View Article: PubMed Central - PubMed

Affiliation: Department of Pediatric Pulmonology, Hauner Children's Hospital, Ludwig Maximilians University, Member of the German Center for Lung Research (DZL), Lindwurmstr. 4a, D-80337 Munich, Germany.

ABSTRACT

Background: Lipids account for the majority of pulmonary surfactant, which is essential for normal breathing. We asked if interstitial lung diseases (ILD) in children may disrupt alveolar surfactant and give clues for disease categorization.

Methods: Comprehensive lipidomics profiles of broncho-alveolar lavage fluid were generated in 115 children by electrospray ionization tandem mass spectrometry (ESI-MS/MS). Two reference populations were compared to a broad range of children with ILD.

Results: Class and species composition in healthy children did not differ from that in children with ILD related to diffuse developmental disorders, chronic tachypnoe of infancy, ILD related to lung vessels and the heart, and ILD related to reactive lymphoid lesions. As groups, ILDs related to the alveolar surfactant region, ILD related to unclear respiratory distress syndrome in the mature neonate, or in part ILD related to growth abnormalities reflecting deficient alveolarisation, had significant alterations of some surfactant specific phospholipids. Additionally, lipids derived from inflammatory processes were identified and differentiated. In children with ABCA3-deficiency from two ILD causing mutations saturated and monounsaturated phosphatidylcholine species with 30 and 32 carbons and almost all phosphatidylglycerol species were severely reduced. In other alveolar disorders lipidomic profiles may be of less diagnostic value, but nevertheless may substantiate lack of significant involvement of mechanisms related to surfactant lipid metabolism.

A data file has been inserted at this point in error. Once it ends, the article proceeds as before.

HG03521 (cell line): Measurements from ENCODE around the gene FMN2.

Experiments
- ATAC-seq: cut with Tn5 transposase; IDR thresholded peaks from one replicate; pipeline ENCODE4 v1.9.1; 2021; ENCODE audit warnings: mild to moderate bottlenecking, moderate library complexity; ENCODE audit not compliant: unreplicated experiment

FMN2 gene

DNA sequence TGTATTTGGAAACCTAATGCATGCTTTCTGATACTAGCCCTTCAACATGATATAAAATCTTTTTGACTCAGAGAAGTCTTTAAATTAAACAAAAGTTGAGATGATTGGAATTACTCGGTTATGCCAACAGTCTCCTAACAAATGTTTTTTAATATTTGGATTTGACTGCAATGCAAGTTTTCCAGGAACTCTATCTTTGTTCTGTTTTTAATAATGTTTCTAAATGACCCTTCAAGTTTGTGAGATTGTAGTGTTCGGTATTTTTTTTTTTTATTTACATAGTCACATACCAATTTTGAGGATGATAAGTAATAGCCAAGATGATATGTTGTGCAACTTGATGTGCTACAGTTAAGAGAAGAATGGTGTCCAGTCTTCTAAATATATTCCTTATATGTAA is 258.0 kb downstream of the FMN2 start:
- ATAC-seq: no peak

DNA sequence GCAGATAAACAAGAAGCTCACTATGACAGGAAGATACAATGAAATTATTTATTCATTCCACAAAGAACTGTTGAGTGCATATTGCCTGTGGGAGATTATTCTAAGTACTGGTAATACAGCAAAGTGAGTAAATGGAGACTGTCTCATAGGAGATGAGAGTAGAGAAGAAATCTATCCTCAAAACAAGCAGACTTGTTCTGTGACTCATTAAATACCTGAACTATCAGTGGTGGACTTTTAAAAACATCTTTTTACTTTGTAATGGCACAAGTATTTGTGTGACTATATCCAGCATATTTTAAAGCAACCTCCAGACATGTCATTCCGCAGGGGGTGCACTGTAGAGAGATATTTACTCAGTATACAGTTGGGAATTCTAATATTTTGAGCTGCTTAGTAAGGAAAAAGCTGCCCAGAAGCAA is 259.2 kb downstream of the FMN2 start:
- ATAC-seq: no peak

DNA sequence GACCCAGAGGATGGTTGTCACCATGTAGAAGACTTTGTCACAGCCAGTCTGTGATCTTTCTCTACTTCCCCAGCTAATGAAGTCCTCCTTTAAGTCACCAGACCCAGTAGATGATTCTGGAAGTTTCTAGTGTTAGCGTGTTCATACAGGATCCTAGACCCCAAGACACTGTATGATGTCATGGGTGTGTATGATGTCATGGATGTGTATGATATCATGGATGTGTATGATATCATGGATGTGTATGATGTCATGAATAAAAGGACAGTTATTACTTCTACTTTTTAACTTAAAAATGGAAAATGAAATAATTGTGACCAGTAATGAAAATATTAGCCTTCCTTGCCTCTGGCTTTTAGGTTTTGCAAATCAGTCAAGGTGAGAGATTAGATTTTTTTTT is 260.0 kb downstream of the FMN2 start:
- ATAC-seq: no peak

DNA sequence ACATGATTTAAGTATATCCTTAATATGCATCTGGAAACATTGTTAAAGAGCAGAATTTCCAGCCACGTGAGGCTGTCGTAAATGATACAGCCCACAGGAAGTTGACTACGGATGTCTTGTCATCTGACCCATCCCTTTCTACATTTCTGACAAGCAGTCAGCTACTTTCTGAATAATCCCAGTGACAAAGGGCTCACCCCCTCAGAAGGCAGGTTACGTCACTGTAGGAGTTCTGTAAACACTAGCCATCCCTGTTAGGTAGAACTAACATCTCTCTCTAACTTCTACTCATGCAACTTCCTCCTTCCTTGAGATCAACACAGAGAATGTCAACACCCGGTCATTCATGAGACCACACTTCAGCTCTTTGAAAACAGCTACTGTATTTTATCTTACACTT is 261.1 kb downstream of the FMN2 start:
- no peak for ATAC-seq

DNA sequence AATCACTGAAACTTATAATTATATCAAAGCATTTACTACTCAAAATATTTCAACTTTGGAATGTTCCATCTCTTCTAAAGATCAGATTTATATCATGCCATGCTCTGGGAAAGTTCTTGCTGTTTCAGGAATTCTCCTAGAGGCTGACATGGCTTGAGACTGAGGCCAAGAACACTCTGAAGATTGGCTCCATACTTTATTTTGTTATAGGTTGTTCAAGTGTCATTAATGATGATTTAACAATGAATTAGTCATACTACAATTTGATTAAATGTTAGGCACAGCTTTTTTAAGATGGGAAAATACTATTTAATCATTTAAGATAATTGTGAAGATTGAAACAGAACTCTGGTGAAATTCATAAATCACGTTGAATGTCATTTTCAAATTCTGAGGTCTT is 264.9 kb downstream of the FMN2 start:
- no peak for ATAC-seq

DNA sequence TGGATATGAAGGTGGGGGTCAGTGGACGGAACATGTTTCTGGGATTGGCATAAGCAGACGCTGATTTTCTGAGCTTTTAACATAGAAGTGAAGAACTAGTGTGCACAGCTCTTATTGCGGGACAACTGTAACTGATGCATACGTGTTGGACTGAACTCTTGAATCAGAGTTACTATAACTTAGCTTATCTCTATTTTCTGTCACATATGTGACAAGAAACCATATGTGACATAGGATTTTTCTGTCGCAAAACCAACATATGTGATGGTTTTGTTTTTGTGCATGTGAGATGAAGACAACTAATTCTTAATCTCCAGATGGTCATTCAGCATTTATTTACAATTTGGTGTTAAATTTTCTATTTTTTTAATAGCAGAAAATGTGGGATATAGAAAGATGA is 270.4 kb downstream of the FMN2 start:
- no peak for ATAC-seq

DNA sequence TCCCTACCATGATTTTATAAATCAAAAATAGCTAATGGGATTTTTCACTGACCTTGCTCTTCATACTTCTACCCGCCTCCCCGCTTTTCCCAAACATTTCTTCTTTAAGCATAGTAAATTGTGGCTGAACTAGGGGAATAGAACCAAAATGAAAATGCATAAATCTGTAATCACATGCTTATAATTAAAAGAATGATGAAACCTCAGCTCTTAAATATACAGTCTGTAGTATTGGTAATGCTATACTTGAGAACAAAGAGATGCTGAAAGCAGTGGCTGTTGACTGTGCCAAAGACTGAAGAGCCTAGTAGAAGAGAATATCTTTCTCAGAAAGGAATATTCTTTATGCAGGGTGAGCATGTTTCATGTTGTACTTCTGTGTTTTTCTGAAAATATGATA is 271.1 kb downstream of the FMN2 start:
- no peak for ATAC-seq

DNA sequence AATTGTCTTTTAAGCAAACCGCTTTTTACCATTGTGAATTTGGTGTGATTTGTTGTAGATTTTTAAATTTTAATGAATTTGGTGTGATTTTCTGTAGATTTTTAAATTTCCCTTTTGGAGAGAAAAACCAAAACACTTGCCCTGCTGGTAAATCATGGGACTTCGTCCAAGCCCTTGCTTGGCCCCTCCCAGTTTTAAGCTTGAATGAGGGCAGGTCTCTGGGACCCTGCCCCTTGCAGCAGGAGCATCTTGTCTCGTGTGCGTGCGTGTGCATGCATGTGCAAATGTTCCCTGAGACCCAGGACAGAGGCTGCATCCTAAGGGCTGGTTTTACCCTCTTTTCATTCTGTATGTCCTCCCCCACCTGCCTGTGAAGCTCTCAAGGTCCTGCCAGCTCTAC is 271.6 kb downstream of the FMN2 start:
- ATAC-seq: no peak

Conclusions: Lipidomic profiling may identify specific forms of ILD in children with surfactant alterations and characterized the molecular species pattern likely to be transported by ABCA3 in vivo.

Show MeSH
Related in: MedlinePlus